A British woman who stripped on a sacred mountain in Malaysia has pleaded guilty to committing an "obscene act".
Eleanor Hawkins, 23, was with a group of 10 backpackers at the summit of Mount Kinabalu who were seen taking their clothes off for celebratory photos on 30 May.
She admitted the offence during an appearance at Kota Kinabalu Magistrates' Court this morning, the BBC reported.
It can be punished with up to three months in prison and a fine.
Six days after the tourists took the naked photos, a magnitude-5.9 earthquake struck the 13,400ft-high mountain, killing 18 people and leaving hundreds more stranded.
Three other members of the group - Canadian siblings Lindsey and Danielle Petersen, and an unnamed Dutch man – also entered guilty pleas at today's hearing.
They were also accused of urinating on the mountain and swearing at a guide who told them to treat it with respect, although the four denied telling the man to "go to hell" in court.
Miss Hawkins and the other defendants are expected to be sentenced later today.
She had been driven to court by officials wearing balaclavas, and arrived shortly before 8am (BST), being ushered inside by guards as international media clamoured to get a picture.
Yesterday, Miss Hawkins’s father said his daughter “knows what she did was stupid and disrespectful and is very sorry for the offence that she has caused the Malaysian people”.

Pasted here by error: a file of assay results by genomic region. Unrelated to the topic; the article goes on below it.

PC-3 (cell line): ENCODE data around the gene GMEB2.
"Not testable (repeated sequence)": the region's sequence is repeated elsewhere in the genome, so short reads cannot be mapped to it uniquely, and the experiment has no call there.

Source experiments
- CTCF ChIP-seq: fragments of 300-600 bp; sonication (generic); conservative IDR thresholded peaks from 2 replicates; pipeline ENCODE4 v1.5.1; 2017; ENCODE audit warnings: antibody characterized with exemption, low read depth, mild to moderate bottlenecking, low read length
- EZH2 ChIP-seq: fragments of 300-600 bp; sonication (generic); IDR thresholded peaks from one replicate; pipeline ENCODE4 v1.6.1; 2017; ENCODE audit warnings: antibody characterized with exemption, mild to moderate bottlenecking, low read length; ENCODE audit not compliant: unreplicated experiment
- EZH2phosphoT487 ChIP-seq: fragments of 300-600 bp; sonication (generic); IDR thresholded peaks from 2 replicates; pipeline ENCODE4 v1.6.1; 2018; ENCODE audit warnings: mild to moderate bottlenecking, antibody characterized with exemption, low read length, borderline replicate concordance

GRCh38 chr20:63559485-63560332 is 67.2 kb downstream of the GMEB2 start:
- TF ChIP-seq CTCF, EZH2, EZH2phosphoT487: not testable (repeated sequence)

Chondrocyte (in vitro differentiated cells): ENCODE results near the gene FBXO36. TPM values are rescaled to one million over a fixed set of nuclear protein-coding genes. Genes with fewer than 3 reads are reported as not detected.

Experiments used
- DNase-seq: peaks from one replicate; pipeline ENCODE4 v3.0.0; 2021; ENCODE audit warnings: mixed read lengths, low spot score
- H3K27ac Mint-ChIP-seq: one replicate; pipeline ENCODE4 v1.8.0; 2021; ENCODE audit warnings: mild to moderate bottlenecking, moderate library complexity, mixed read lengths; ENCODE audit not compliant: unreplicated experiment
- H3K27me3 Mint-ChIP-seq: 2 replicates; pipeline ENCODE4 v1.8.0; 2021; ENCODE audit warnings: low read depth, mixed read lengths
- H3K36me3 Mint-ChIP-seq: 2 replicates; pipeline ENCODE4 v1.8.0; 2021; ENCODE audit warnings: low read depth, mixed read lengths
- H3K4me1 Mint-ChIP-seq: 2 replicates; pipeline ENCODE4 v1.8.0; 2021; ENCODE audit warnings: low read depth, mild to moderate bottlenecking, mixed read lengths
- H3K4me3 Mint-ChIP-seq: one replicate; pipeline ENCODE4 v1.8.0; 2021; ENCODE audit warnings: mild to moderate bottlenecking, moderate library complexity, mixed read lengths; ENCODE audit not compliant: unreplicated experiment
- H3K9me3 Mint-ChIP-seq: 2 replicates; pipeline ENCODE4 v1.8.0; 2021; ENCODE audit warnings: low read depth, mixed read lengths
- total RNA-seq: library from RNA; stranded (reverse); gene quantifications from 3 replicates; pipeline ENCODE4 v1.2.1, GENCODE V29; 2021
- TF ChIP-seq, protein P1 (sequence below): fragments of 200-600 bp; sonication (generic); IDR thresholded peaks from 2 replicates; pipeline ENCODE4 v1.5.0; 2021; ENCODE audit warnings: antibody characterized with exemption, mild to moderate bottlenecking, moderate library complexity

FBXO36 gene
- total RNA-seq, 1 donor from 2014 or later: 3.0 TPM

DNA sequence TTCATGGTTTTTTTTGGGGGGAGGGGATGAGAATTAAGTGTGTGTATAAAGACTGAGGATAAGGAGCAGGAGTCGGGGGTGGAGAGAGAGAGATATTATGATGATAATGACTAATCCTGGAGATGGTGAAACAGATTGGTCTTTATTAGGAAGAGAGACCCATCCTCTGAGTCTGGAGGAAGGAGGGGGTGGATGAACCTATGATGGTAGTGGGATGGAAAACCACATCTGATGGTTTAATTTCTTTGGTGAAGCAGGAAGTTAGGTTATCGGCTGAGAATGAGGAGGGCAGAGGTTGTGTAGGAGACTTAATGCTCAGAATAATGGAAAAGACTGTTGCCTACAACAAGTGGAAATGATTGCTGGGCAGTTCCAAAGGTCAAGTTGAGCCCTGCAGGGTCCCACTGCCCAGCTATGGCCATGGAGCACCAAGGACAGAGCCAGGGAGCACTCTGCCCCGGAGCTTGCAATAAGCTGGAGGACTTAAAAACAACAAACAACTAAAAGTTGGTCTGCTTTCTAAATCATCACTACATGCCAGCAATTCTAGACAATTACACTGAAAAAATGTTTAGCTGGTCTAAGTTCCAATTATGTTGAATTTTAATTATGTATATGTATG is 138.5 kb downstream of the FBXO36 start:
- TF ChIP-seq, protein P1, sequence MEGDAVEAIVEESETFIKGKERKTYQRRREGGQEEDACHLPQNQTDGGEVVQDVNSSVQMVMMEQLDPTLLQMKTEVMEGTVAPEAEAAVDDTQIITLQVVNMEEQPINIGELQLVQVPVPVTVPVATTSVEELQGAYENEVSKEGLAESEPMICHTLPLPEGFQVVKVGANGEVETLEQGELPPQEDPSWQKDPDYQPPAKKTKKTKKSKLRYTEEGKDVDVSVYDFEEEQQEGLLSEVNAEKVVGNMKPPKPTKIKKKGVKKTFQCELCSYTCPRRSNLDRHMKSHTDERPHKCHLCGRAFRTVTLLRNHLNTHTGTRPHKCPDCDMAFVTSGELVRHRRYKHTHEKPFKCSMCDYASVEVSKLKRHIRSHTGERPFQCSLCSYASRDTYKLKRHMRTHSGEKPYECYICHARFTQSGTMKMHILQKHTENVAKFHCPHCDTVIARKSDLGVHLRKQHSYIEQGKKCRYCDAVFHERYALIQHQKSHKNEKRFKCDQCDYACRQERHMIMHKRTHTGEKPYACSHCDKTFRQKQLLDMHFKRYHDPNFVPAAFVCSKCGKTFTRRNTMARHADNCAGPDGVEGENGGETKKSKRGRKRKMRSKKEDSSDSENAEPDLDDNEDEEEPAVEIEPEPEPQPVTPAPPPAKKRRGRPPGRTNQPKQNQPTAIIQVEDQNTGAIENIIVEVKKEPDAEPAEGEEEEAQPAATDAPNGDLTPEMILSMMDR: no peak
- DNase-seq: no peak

He added: “We hope that the Malaysian authorities deal with the misdemeanour and not link it to the unfortunate tragic events that occurred the following week.”
Miss Hawkins, who recently graduated with a masters in aeronautical engineering from Southampton University, is in the middle of a gap year travelling around south-east Asia that started in January.
Joseph Pairin Kitingan, the deputy chief minister of Sabah state, was among the politicians attributing the earthquake to travellers showing “disrespect to the sacred mountain”.
The tourism minister, Masidi Manjun, later said the idea had been “misconstrued” but claimed the foreigners’ actions “were against the people of the largest tribe in Sabah”.
A spokesperson for the Foreign and Commonwealth Office said: “The legal process is a matter for the Malaysian courts and it would not be appropriate for us to comment. Our priority at this time is to support the British national and her family.”
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